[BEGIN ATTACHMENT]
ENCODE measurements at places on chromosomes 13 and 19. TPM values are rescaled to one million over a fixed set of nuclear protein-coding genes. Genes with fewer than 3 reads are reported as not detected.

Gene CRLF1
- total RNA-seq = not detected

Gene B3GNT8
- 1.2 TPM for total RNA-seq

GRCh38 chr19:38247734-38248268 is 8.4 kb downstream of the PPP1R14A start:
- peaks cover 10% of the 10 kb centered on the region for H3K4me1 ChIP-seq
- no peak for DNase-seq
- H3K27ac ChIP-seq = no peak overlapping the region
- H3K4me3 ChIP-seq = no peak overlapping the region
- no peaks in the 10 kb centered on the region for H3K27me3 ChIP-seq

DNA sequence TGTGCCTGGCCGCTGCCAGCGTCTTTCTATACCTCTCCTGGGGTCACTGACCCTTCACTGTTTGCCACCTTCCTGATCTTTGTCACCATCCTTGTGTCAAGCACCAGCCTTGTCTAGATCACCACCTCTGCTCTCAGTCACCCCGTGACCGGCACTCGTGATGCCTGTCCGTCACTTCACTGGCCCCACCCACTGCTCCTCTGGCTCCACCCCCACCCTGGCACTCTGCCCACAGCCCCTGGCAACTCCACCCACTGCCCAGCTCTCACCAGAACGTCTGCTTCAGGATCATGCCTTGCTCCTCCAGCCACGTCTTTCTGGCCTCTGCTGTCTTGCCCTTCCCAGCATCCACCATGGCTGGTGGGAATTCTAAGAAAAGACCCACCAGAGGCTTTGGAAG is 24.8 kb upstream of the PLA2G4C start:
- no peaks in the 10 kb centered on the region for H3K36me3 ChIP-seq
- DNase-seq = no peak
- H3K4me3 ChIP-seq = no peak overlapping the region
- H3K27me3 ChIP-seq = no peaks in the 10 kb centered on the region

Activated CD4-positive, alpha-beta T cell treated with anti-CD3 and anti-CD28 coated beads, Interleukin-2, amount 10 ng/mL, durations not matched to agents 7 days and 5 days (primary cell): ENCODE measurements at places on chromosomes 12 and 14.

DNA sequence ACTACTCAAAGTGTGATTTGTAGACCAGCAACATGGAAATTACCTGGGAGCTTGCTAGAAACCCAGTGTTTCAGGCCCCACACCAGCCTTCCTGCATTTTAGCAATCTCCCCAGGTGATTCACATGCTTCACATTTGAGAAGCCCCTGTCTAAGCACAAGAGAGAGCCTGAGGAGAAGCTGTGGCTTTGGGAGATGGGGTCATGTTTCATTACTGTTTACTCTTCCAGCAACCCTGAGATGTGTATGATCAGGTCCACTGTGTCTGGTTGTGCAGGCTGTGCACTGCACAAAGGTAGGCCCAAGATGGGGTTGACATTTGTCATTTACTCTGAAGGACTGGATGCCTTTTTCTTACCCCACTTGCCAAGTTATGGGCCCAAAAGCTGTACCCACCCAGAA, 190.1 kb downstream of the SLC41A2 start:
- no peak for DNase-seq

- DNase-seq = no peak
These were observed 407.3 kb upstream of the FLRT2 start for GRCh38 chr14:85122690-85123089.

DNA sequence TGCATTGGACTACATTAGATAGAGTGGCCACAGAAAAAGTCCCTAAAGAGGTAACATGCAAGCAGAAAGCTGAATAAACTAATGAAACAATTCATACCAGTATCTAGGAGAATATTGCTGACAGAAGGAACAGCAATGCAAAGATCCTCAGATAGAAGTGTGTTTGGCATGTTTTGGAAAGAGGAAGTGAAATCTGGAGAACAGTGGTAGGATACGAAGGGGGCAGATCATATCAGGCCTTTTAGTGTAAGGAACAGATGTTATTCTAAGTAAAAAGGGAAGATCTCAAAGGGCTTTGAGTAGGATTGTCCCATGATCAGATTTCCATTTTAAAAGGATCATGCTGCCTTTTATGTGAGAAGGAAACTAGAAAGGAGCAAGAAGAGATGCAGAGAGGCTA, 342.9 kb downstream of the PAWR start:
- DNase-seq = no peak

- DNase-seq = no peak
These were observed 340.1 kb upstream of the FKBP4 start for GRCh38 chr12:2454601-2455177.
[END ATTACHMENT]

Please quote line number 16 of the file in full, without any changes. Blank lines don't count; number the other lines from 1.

- H3K27me3 ChIP-seq = no peaks in the 10 kb centered on the region